Again he stopped short. This time next to the only other exterior door on the house, the one that he knew led into the laundry room. The lower left corner of the glass pane had a fist-sized hole broken out. The corner that would give a person access to the door knob.
And suddenly that furtive movement he'd seen took on an entirely different feeling.
For an instant he thought of heading for his truck to grab his Winchester 94. Whiskey River was generally a quiet place when it came to serious crime, their very effective police department had a rep, but you never knew. Especially a trespasser with unknown motive. But the only living things he'd ever shot with the classic weapon he'd owned since childhood were rattlesnakes, and once a rabid skunk, and one of his life's goals was to keep it that way. So instead he backtracked to that pile of debris he'd passed, dug out a board about the length of a baseball bat. He hefted it; it seemed sturdy enough, and had a couple of good sized, treacherous looking nails sticking out at one end.
If I need more than this, then I'm in trouble anyway.
He went back to the door with the broken window. Tried the knob. A bit to his surprise, it didn't turn. Who would break into a place and then lock the door after them? Especially when it was obvious how they'd done it and anybody else could now do the same, thanks to the broken window?
Which he did, reaching through carefully to avoid the sharp edges of the broken glass with his hand and trusting his jacket to protect his wrist and arm. The inside knob turned easily. But of course the damn door squealed from disuse as he tried to open it quietly. So much for stealth. He shoved it the rest of the way and stepped inside, looking in all directions as quickly as he could.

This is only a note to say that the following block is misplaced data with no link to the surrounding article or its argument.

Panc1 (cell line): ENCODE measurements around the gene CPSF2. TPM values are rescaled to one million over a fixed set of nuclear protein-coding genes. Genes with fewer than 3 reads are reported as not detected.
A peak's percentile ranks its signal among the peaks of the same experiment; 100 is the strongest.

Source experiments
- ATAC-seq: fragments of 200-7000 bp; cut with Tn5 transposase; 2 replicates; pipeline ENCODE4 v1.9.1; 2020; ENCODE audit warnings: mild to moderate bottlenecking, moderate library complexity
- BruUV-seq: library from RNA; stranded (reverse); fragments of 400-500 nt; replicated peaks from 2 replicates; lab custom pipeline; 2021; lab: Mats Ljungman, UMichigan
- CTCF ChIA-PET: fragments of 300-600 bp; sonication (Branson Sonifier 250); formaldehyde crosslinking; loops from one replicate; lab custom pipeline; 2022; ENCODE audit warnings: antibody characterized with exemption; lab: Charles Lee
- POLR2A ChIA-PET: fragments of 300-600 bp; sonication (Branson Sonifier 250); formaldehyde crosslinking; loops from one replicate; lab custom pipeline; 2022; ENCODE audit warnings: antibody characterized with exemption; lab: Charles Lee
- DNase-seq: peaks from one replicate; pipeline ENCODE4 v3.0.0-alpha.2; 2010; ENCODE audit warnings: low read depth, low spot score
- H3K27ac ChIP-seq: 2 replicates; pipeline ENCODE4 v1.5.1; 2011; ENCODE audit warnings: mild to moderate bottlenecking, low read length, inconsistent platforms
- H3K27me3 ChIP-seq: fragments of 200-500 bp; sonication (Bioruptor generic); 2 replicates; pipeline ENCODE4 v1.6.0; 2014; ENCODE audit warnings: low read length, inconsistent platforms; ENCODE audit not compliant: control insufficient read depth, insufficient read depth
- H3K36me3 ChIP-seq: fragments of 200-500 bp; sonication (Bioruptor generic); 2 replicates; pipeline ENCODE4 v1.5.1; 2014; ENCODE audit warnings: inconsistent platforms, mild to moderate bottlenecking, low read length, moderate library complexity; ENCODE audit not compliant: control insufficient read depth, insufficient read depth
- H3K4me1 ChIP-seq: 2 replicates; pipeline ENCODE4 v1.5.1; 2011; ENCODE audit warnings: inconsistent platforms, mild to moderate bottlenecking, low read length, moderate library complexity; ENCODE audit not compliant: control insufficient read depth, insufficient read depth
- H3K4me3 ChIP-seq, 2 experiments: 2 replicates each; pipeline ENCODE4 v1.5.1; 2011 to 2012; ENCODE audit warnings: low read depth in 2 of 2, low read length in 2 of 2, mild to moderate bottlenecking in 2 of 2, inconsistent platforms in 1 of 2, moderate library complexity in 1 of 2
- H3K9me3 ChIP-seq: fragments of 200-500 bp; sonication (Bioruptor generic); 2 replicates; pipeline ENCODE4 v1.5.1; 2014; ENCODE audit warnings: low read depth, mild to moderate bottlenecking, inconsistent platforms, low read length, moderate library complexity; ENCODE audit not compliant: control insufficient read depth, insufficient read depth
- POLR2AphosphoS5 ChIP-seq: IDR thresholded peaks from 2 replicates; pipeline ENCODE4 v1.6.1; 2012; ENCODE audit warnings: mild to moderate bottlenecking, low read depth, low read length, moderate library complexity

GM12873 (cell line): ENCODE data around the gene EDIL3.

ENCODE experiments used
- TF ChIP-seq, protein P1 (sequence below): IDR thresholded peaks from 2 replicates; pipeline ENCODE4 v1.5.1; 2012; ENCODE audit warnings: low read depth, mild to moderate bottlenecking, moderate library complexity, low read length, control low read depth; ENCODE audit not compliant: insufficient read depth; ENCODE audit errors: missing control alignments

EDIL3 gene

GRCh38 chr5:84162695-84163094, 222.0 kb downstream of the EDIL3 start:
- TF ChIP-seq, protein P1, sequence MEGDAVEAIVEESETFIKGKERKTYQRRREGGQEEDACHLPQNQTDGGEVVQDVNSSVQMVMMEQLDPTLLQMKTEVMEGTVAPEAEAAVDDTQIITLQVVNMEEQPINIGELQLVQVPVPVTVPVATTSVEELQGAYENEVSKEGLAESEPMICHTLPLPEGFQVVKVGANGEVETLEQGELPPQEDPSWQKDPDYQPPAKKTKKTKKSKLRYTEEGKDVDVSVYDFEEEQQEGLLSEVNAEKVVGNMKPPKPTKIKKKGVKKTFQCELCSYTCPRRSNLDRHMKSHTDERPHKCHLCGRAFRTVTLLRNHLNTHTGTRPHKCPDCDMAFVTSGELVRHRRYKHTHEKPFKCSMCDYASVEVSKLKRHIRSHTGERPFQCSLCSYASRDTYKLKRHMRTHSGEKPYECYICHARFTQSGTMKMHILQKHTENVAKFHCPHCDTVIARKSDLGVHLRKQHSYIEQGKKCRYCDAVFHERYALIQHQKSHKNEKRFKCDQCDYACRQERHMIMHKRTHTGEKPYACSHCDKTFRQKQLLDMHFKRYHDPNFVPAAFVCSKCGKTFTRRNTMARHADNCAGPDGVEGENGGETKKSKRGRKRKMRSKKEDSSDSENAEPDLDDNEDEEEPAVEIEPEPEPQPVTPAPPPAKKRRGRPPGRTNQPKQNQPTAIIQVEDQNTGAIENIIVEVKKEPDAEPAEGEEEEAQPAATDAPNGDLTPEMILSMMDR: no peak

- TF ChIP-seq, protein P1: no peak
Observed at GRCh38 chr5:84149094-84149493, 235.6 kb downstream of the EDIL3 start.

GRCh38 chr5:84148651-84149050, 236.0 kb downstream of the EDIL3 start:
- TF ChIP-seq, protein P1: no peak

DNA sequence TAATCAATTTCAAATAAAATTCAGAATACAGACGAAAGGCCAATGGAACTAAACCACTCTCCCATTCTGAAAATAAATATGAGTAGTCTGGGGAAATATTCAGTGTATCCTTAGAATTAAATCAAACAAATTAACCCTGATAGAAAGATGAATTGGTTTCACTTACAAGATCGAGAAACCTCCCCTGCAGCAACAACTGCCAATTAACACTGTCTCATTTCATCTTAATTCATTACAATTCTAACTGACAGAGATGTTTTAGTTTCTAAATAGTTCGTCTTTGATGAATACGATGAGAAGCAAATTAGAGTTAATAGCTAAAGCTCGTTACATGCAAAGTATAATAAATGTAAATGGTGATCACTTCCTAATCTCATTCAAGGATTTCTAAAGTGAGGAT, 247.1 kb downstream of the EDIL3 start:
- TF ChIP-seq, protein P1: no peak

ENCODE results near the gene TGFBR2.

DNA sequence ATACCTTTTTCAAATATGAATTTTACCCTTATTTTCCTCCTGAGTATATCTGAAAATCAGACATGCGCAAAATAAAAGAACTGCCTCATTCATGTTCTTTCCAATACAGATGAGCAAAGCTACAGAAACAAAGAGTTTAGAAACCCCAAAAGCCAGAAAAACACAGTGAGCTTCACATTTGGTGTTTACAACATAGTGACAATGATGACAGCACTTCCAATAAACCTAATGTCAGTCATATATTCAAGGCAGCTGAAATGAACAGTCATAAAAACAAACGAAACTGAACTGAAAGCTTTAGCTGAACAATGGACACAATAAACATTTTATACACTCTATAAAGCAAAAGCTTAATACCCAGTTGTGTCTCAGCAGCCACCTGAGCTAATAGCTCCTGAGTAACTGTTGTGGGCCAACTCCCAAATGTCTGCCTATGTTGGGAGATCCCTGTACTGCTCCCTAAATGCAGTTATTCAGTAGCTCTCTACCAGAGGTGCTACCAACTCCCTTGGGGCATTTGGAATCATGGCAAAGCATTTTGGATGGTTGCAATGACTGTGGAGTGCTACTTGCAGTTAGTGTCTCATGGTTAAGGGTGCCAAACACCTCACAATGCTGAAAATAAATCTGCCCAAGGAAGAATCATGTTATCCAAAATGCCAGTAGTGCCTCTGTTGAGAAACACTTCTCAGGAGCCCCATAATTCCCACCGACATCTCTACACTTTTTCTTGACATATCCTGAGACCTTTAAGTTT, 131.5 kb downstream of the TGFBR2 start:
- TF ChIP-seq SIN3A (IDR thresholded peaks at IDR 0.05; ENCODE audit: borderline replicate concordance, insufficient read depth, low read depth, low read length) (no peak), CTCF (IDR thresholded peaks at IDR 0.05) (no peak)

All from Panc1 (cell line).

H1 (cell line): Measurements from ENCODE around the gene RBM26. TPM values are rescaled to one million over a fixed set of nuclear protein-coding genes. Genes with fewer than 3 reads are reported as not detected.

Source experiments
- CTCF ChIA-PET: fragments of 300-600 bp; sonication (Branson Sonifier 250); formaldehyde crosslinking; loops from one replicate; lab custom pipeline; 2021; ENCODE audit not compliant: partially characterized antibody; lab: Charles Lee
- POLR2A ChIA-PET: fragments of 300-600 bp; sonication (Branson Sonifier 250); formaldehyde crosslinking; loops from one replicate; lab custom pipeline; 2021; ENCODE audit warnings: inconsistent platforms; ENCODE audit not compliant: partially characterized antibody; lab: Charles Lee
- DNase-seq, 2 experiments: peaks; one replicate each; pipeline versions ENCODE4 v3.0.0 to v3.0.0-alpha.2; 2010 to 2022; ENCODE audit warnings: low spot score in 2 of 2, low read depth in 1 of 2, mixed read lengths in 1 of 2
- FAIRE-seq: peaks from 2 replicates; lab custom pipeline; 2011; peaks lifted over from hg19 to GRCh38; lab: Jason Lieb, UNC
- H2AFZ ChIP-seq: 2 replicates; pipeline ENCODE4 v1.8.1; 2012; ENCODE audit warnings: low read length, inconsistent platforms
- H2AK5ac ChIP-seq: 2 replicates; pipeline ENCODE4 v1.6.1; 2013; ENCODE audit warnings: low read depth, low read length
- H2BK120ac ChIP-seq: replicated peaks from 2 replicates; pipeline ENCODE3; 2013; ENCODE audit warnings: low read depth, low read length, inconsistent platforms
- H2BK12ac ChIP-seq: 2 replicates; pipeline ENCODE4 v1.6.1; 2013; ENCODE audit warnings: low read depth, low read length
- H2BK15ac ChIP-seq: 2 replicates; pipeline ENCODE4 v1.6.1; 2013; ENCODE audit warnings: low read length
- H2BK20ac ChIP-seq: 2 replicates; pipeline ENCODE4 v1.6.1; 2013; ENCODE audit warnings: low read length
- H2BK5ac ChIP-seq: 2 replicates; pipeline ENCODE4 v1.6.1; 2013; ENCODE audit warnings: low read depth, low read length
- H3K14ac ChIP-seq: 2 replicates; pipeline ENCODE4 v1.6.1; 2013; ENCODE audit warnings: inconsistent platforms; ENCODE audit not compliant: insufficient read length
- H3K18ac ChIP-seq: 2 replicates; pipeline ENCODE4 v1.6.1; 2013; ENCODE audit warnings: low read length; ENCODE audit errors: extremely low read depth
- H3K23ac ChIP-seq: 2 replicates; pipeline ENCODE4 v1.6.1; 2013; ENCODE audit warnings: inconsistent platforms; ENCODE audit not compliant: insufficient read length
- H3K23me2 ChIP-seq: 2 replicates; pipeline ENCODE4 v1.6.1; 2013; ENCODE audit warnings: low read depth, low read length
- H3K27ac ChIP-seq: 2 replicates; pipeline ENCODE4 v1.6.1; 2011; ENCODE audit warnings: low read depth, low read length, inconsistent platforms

Nothing. He scanned the floor. The layer of dust was fairly thick, although the tile floor beneath looked solid enough. And he could see it, thanks to the set of footprints that crossed it.
A kid? Was the answer as simple as that, a kid exploring? Some kind of athletic shoe, judging by the tread pattern. Worn a bit, with smooth spots on the ball and heel. For a moment he stood still, just listening for any sound of movement. Nothing. He looked at the size of that shoe print again. Lowered the board. Called out.
"It's okay, you can come out."
"I know the place looks abandoned, so if you just wanted to explore, that's understandable."
And again nothing.
He supposed the smart thing to do would be to call for the folks with the badges. But he kept thinking about the size of those feet and didn't do it. The police had better things to do anyway.
He followed the tracks into the hallway. Saw two sets of the same prints, one pointing toward the kitchen, one toward the den. The trail toward the kitchen seemed more traveled, as if whoever it was had been in there more. He knew the power to the house had been off while Jamie decided what he wanted to do, so it wasn't like anyone could get much practical use out of the place. And he was fairly sure any pest-attracting food had long ago been removed.
He could call his sister and ask. She'd been the one Jamie had asked to see to clearing the place out. He'd overheard that unpleasant conversation; in Zee's view that he wouldn't come home to oversee it himself was just further proof that this particular home town boy had gone off the rails. But to Zee, voluntarily living in L. A. was proof enough already.